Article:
Music for the soul. Always live!
Eladio Romero Santos
Best known for popularizing and revitalizing merengue on the guitar, Eladio Romero Santos was one of the bachateros who most strongly influenced the modern form of the genre. Musicians like Luis Vargas and Antony Santos owe a deep debt to Romero Santos’ music, and local cover groups both in the United States and the Dominican Republic still perform today merengues which Romero Santos recorded as long ago as 1970.
A native of the campo of Zenobí, outside of San Francisco de Macoris, Romero Santos began recording at the same time as bachata pioneers like José Manuel Calderon and Cuco Valoy. His first hit was the bolero-bachata “Por ti”, which was released in 1964, before the American invasion of the following year. The record sold well, which helped Romero Santos to get steady gigs in the area around San Francisco throughout the next six years, in spite of the fact that his subsequent recordings were not particularly successful. His fortunes changed, however, after Edilio Paredes released a number of merengues de guitarra, including “El batidor pelao”, which did so well that they inspired Romero Santos to record a guitar merengue of his own, “La muñeca”.
Romero Santos had always played merengue in his live performances, and unlike many bachateros he hardly ever played in Santo Domingo, the capital, but toured constantly throughout the northern region of El Cibao. His audiences weren’t brothel audiences who came out to drink, but rather country audiences who contracted groups for dances, and they would typically request merengue, guaracha, and all of the other dance music which was popular at the time. Because of this, Romero Santos’ group had always included tambora and güira, but before the success of Paredes’ songs he hadn’t considered merengue de guitarra to be commercially viable. When the New York based record label Casa Almendra approached him to record a ten-song LP, however, Edilio’s “El batidor pelao” was playing on every jukebox in the country. As a result, most of the numbers Eladio recorded on his new LP, “La muñeca”, were merengues, and every one of them became a smash hit, particularly the title song.
Romero Santos followed up his success with six more LPs, and in the process made merengue de guitarra his particular province. His style was simpler and more straightforward than that of Paredes, who imitated the complicated figures of the merengue típico accordion on the guitar. Romero Santos’ playing was rhythmic and danceable, and his tenor voice, though limited in range, had a rawness which appealed to his mostly campesino audience. In 1976, Casa Almendra asked Romero Santos to tour New York, and his group became one of the first bachata groups to travel to the United States.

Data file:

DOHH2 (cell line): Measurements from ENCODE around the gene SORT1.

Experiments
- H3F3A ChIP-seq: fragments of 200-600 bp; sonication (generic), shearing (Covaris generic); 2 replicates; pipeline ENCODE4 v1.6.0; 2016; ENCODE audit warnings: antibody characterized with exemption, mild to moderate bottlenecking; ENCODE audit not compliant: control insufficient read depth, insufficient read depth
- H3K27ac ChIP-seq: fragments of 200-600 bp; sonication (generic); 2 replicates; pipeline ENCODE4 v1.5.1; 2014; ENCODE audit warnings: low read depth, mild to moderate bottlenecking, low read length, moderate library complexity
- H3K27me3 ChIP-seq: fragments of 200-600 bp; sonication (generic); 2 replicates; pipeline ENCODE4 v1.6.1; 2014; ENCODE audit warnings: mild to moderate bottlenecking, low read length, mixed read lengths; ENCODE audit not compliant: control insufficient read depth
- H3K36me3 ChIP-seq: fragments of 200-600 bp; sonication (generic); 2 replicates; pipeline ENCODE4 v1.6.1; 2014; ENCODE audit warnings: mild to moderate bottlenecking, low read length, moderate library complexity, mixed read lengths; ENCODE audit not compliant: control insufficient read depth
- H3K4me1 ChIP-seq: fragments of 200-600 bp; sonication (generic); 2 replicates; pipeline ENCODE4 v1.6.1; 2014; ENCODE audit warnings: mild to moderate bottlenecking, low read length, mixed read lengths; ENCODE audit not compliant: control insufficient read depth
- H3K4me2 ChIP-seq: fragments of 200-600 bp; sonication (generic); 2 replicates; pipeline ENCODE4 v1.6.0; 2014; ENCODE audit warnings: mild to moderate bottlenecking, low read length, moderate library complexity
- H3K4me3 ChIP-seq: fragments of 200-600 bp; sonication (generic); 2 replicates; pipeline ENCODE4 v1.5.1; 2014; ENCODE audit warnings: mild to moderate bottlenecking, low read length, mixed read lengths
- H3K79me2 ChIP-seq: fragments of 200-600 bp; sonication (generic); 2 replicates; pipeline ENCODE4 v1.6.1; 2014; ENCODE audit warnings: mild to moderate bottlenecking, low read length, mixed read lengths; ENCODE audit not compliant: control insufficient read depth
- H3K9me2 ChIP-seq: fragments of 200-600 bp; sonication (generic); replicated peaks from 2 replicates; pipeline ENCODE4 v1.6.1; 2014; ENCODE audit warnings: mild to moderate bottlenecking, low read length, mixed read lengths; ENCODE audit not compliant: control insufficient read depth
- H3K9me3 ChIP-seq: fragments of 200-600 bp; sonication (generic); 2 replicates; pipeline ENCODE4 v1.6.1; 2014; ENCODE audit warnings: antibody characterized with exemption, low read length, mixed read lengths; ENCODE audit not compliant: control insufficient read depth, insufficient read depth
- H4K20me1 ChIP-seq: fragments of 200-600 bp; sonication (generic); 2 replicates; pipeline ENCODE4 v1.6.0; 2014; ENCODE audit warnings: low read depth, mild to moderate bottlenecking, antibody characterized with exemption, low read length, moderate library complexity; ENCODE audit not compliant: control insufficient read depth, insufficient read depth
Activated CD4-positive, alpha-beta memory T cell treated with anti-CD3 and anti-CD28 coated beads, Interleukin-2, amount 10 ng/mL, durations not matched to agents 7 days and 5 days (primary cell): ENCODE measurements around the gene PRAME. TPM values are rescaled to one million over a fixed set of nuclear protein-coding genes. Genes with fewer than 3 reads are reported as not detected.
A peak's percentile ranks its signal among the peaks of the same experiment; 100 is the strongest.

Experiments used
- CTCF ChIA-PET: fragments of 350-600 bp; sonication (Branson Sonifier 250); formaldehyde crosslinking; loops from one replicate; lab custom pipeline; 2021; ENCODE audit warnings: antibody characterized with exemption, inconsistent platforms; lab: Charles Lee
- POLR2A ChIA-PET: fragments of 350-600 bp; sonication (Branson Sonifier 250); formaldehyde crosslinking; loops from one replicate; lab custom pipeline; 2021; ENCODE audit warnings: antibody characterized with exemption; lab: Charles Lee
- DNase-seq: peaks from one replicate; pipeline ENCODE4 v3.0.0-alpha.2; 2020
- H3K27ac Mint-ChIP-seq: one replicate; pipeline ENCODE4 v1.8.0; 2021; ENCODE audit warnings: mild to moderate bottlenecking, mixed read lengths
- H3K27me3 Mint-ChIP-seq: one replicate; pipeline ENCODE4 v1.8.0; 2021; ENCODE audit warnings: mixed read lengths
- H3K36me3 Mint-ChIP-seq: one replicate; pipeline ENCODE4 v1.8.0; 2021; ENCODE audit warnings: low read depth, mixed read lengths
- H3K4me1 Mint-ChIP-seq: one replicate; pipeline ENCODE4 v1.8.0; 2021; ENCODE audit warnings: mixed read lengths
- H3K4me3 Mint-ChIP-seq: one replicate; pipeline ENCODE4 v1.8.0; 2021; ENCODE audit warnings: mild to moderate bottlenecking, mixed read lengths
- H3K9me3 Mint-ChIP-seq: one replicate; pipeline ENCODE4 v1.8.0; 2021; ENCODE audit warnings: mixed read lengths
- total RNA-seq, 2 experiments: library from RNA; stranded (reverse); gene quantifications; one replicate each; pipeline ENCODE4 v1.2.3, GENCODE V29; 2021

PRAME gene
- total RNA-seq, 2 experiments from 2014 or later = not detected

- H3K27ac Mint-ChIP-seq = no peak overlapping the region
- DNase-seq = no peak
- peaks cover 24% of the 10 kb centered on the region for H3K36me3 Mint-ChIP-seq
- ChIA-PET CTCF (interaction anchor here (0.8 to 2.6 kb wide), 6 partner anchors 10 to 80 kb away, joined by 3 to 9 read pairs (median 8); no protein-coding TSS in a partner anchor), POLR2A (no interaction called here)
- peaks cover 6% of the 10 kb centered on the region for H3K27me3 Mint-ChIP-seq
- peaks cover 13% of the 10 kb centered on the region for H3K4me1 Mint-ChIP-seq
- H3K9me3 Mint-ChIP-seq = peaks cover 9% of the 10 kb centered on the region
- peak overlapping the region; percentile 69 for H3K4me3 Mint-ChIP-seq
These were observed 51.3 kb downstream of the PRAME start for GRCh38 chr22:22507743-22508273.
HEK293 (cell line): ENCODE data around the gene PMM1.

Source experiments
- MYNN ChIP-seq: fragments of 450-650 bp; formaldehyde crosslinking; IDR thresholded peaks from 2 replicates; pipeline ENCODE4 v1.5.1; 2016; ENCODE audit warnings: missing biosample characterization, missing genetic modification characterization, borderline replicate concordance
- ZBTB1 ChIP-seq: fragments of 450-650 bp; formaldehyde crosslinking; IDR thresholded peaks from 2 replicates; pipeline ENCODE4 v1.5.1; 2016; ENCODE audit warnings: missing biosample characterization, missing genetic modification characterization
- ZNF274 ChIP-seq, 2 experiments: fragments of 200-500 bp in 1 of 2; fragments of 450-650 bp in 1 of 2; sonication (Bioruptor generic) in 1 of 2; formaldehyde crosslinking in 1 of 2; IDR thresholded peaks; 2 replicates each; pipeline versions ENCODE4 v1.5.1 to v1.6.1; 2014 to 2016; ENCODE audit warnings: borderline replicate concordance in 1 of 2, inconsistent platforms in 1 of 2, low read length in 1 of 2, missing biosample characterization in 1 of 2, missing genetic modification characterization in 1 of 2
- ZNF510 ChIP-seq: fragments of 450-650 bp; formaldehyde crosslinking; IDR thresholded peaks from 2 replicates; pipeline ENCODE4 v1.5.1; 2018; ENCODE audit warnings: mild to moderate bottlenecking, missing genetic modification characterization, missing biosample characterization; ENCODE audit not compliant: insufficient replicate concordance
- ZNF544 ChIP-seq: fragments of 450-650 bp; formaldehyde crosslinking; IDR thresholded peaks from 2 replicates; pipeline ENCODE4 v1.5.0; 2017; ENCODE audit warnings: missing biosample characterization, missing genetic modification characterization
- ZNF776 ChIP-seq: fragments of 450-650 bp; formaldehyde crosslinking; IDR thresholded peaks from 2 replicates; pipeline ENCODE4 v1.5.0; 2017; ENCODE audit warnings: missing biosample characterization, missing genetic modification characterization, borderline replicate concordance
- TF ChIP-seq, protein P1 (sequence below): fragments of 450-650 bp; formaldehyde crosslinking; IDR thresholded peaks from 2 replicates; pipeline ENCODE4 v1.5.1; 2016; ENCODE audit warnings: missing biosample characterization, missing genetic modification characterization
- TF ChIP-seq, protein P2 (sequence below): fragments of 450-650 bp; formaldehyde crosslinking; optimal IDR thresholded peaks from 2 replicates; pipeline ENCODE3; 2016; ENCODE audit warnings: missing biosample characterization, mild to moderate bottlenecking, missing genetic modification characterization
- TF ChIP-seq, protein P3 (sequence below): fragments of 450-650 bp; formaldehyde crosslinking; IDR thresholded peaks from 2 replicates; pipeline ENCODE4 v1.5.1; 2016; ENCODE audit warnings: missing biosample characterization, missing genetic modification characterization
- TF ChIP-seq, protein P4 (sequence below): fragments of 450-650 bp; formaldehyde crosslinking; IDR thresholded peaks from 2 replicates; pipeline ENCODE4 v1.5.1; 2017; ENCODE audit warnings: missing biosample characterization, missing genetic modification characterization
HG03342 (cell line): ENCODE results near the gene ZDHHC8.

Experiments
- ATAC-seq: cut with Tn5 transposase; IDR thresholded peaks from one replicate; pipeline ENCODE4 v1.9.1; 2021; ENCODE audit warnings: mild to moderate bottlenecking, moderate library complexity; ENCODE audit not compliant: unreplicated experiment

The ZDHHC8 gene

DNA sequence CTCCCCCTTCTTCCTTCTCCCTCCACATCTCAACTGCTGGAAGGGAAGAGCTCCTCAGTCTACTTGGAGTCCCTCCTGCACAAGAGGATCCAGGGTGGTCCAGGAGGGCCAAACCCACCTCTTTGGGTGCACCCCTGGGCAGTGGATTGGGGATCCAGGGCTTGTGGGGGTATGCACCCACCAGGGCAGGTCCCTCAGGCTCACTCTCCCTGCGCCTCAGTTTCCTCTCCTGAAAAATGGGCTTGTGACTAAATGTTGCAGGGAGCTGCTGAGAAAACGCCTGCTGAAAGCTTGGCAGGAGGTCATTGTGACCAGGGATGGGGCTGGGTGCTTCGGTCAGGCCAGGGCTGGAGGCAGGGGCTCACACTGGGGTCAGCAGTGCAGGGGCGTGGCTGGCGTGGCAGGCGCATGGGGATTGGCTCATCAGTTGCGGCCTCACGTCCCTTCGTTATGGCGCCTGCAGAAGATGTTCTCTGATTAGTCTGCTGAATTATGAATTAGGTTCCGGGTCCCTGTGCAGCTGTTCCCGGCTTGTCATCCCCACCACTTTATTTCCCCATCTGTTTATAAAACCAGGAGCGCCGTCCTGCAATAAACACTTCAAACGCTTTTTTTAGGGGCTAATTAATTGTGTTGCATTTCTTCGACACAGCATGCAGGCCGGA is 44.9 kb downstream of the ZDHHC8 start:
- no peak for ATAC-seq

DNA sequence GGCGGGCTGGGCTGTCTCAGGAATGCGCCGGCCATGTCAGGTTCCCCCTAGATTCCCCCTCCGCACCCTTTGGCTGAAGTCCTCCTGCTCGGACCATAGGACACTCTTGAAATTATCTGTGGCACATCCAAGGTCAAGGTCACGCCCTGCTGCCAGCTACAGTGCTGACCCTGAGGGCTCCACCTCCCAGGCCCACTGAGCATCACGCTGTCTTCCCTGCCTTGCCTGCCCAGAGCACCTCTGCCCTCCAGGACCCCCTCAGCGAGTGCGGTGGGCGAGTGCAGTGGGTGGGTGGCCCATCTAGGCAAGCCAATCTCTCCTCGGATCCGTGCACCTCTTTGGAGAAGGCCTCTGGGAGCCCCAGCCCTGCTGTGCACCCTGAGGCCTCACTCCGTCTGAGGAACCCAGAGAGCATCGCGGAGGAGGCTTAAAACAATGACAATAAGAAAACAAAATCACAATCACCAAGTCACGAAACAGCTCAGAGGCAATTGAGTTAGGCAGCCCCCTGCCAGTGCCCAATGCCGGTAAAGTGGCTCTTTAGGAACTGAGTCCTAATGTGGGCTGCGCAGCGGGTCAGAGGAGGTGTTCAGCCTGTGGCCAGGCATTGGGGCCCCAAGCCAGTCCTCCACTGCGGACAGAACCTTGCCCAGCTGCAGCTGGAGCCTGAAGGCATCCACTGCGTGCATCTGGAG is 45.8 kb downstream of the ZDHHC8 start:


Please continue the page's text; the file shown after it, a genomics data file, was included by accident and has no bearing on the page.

Eladio Romero Santos was unique as a bachata musician, in that he was able to operate in a different world from that of other bachateros. For one, he played with his own group, and throughout his entire career employed the same musicians, all from the campos of his native San Francisco - although he would sometimes use others to record (notably Augusto Santos and Niño Abreu). For another, Romero Santos performed in country social clubs, patron saints’ festivals, and other venues and so didn’t carry the stigma of the brothels where other bachateros were forced to play. And, although Romero continued to record bachata until the end of his career, he made his name playing danceable, upbeat merengue, rather than the anguished boleros of his contemporaries. For these reasons, Romero was able to avoid the marginalization suffered by most bachateros, He became the most sought after Dominican guitar musician of the 1970s and 1980s, and by far the best paid.
After the success of Blas Durán’s “Consejo a las mujeres” in 1987, merengue de guitarra became a staple of the bachata repertoire, and Romero Santos’ influence began to be felt. Both Luis Vargas and later Antony Santos played the guitar downward, with a thumbpick, like Romero Santos, rather than upward with their fingers in the style of Edilio Paredes and Augusto Santos. The result was a simpler and more rhythmic style of merengue which lent itself well to the new aesthetic. As it was these two, particularly Antony Santos, who defined the style of the new generation, Romero Santos’ importance cannot be overstated.
In 1995, Romero Santos contracted arthritis and was no longer able to play the guitar. He continued to travel with his group as the lead singer, while noted lead guitarist Martin Santos took his place as the requinto. By 1998 Romero Santos had retired. In contrast to other bachateros he had been enormously enriched by his thirty year career. His group continued to cover contracts with stand in singers, and when they decided to retire as well Romero Santos actually paid them a pension, something absolutely unheard of in probably the entire history of Dominican music. Eladio Romero Santos passed away in 2001 as the result of lung cancer, and his funeral was attended by hundreds of mourners including many of his best known colleagues.